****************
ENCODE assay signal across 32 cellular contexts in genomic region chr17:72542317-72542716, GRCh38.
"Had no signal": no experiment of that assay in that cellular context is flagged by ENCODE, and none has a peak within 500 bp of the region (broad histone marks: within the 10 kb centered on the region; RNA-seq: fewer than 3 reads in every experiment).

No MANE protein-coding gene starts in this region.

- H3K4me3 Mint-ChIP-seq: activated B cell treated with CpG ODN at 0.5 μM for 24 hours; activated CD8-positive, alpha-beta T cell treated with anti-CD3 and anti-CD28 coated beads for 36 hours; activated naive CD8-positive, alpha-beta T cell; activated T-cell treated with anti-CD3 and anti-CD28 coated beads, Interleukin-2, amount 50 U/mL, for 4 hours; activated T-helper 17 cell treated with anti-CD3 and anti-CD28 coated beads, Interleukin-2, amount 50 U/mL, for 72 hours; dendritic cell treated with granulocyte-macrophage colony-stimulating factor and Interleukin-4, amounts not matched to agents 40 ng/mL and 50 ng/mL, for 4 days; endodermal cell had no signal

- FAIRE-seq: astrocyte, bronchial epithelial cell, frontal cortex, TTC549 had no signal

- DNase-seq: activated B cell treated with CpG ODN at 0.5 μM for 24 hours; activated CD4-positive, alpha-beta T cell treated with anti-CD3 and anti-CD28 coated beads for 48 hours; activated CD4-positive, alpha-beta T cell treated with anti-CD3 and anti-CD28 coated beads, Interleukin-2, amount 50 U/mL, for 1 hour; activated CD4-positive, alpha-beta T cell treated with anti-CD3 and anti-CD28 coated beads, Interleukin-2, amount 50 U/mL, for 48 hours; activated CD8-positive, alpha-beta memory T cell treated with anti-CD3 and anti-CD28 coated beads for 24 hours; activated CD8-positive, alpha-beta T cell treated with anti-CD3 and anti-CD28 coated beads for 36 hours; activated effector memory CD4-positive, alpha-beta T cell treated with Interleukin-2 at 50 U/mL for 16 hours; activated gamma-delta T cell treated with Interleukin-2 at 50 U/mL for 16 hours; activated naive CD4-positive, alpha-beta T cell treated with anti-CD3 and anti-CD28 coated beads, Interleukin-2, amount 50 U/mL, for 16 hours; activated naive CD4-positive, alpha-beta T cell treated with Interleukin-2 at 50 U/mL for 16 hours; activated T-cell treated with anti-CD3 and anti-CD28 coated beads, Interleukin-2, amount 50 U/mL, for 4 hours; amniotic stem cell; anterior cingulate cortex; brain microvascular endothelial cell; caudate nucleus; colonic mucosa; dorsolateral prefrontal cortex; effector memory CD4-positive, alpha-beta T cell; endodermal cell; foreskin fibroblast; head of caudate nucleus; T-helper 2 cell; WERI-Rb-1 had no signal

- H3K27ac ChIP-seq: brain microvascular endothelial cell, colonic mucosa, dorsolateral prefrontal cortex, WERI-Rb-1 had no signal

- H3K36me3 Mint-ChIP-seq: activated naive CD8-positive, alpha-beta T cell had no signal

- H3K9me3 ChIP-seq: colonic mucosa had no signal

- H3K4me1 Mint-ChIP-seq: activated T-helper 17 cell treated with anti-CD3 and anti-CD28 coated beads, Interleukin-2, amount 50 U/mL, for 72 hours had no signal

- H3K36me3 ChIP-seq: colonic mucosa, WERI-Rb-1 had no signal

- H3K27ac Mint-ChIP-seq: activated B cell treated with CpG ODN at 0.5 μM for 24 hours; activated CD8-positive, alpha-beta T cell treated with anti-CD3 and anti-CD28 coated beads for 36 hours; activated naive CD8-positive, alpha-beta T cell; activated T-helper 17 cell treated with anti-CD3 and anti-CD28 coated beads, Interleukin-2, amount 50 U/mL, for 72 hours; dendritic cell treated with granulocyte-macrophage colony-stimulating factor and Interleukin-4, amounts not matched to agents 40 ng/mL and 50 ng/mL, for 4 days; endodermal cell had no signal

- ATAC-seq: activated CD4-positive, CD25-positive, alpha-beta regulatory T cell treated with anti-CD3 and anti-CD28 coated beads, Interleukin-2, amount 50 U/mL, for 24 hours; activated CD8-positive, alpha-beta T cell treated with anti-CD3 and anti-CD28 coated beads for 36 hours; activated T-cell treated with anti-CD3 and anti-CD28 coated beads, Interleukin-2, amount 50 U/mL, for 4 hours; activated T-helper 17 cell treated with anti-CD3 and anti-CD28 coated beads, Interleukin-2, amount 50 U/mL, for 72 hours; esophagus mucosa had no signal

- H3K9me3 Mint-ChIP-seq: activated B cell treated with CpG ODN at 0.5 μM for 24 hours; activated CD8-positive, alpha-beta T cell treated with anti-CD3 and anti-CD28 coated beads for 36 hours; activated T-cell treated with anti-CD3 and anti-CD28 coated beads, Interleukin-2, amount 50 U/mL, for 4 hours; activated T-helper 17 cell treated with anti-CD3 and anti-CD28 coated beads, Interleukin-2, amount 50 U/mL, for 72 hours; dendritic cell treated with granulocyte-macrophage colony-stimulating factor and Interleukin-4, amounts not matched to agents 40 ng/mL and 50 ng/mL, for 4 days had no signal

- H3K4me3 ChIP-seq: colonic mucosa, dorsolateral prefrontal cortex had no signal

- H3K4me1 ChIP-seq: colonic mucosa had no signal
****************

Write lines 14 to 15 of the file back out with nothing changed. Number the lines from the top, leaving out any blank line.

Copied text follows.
- H3K9me3 Mint-ChIP-seq: activated B cell treated with CpG ODN at 0.5 μM for 24 hours; activated CD8-positive, alpha-beta T cell treated with anti-CD3 and anti-CD28 coated beads for 36 hours; activated T-cell treated with anti-CD3 and anti-CD28 coated beads, Interleukin-2, amount 50 U/mL, for 4 hours; activated T-helper 17 cell treated with anti-CD3 and anti-CD28 coated beads, Interleukin-2, amount 50 U/mL, for 72 hours; dendritic cell treated with granulocyte-macrophage colony-stimulating factor and Interleukin-4, amounts not matched to agents 40 ng/mL and 50 ng/mL, for 4 days had no signal

- H3K4me3 ChIP-seq: colonic mucosa, dorsolateral prefrontal cortex had no signal